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"I didn't do any focus groups for the One - I've met over 20,000 clinicians over the years so I have a mental repository of their thoughts. I didn't know how to delegate that knowledge and decided to do the whole design myself, from concept to the last line of software.
I suggested ideas to doctors and nurses and listened carefully, not just to what people said, but how they said it. Many of my ideas were well received and others rejected outright. Some of the well-received ideas never made it into the One, and some outright rejections did. Sometimes people have to see something to want it.
Design is a process of creativity and choices. My guess is that I made a few hundred thousand choices. I actually designed a stethoscope from 2010 to 2011 and didn't like it. So I started over. I decided that quality would rule and cost would have to follow. My father had taught me to always buy quality. So shouldn't I be designing quality so others could buy quality?"
- Clive Smith
The One uses materials and parts not usually found in stethoscopes:
High strength sapphire crystal, robust enough to be used in deep-sea chronometers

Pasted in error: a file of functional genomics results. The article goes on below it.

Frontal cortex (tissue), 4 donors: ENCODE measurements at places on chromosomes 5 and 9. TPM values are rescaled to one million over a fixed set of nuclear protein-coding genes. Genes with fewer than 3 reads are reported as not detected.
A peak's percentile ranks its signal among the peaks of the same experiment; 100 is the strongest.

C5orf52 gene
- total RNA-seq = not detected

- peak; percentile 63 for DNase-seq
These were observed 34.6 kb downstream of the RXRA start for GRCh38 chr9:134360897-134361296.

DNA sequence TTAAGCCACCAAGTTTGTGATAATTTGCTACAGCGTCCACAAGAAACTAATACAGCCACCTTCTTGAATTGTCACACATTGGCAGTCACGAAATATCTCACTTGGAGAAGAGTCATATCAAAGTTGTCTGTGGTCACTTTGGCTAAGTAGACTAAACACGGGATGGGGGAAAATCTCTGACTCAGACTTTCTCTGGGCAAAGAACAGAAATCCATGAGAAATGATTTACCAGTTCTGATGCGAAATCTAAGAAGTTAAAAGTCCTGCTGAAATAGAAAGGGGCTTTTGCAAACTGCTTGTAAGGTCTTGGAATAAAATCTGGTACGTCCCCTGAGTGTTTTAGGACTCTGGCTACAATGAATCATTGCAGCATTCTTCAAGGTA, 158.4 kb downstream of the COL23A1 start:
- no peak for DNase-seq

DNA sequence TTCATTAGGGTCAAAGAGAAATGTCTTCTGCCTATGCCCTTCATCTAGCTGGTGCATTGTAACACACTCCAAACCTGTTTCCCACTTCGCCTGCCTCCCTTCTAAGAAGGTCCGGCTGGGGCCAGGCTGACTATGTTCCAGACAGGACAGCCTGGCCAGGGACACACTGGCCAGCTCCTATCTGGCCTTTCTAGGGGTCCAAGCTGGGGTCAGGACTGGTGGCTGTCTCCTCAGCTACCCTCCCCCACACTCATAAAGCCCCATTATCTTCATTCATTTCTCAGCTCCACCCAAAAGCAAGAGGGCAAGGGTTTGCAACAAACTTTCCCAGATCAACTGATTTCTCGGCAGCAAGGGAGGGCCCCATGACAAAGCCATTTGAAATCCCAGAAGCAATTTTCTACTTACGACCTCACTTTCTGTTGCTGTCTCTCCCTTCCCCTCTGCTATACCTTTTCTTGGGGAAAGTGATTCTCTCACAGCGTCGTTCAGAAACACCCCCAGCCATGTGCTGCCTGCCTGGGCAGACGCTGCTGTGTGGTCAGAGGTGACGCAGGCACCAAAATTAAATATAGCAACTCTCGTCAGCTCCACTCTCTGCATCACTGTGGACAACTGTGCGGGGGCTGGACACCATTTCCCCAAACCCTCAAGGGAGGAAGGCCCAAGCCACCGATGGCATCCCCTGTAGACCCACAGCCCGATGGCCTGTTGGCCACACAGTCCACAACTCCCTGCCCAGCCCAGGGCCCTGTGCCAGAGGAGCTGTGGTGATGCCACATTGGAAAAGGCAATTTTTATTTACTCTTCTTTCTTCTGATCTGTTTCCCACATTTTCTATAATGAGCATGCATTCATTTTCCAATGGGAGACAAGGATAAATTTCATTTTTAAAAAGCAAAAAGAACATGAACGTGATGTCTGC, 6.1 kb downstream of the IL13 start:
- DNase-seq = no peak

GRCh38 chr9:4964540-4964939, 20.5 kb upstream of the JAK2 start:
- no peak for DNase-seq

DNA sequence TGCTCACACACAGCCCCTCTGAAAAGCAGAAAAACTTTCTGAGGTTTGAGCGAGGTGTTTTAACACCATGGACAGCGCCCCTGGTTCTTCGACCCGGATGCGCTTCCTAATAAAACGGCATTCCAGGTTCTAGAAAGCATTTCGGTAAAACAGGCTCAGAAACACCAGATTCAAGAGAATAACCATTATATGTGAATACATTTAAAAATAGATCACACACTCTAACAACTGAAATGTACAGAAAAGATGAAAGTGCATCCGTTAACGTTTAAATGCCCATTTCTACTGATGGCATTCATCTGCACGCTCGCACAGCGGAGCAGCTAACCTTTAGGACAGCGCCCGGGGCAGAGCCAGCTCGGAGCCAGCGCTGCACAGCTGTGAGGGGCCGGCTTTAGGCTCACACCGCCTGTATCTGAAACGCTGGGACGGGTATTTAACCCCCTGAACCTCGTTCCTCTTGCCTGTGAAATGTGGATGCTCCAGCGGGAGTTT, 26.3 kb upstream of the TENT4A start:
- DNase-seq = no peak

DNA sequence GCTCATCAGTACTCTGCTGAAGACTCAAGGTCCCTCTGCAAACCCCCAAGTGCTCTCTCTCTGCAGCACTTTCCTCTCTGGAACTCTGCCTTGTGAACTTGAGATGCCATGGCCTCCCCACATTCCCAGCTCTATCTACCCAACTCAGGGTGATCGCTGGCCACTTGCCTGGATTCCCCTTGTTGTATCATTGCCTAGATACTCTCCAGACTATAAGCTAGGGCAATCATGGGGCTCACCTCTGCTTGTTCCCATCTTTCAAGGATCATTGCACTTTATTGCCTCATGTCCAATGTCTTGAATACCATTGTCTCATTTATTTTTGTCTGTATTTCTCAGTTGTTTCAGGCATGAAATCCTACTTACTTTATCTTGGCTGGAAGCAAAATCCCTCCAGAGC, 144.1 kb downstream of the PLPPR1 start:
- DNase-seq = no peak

Precision-machined aluminum, hand-polished by people who work with satellite systems and other advanced applications requiring perfect finish
Specialized electronic components that are custom manufactured for Thinklabs
Gold-plated connectors and jacks to ensure low impedance connections
Design refinements that focus on minutae, which achieve the last details of performance.
What does this mean to you as a clinician? Pick up a Thinklabs One, feel the instrument in your hands and listen to your patients. Then you'll know.
Assembled in America
"During the design process, I worked with 3D printing, making prototype parts I'd designed for injection molding. Injection molds are a straight-jacket for creativity - once you design something, it's difficult to change. I thought, 'Why not break new ground and do 3D printing for actual production?' This would liberate me - I could keep improving the product! So I re-designed the inner parts for 3D production printing. This is rare - most 3D today is still used only for prototypes. The results far exceeded my expectations and I've been able to keep innovating.
Rethinking production led me to a decision to bring the entire assembly process in-house. I could manage the quality control more closely and make sure design intent translated into the quality of every unit produced. So we're assembling the One in America. In an age of outsourced production, this is a huge reversal.
You're probably wondering why not 'Made in America?' The reason is that some parts are made overseas. I needed to find the best factories. Some assemblies are made by robotics in Asia and other components are imported. But most of what you see - the beautiful craftsmanship - is indeed made in America."
- Clive Smith
NASA image of North America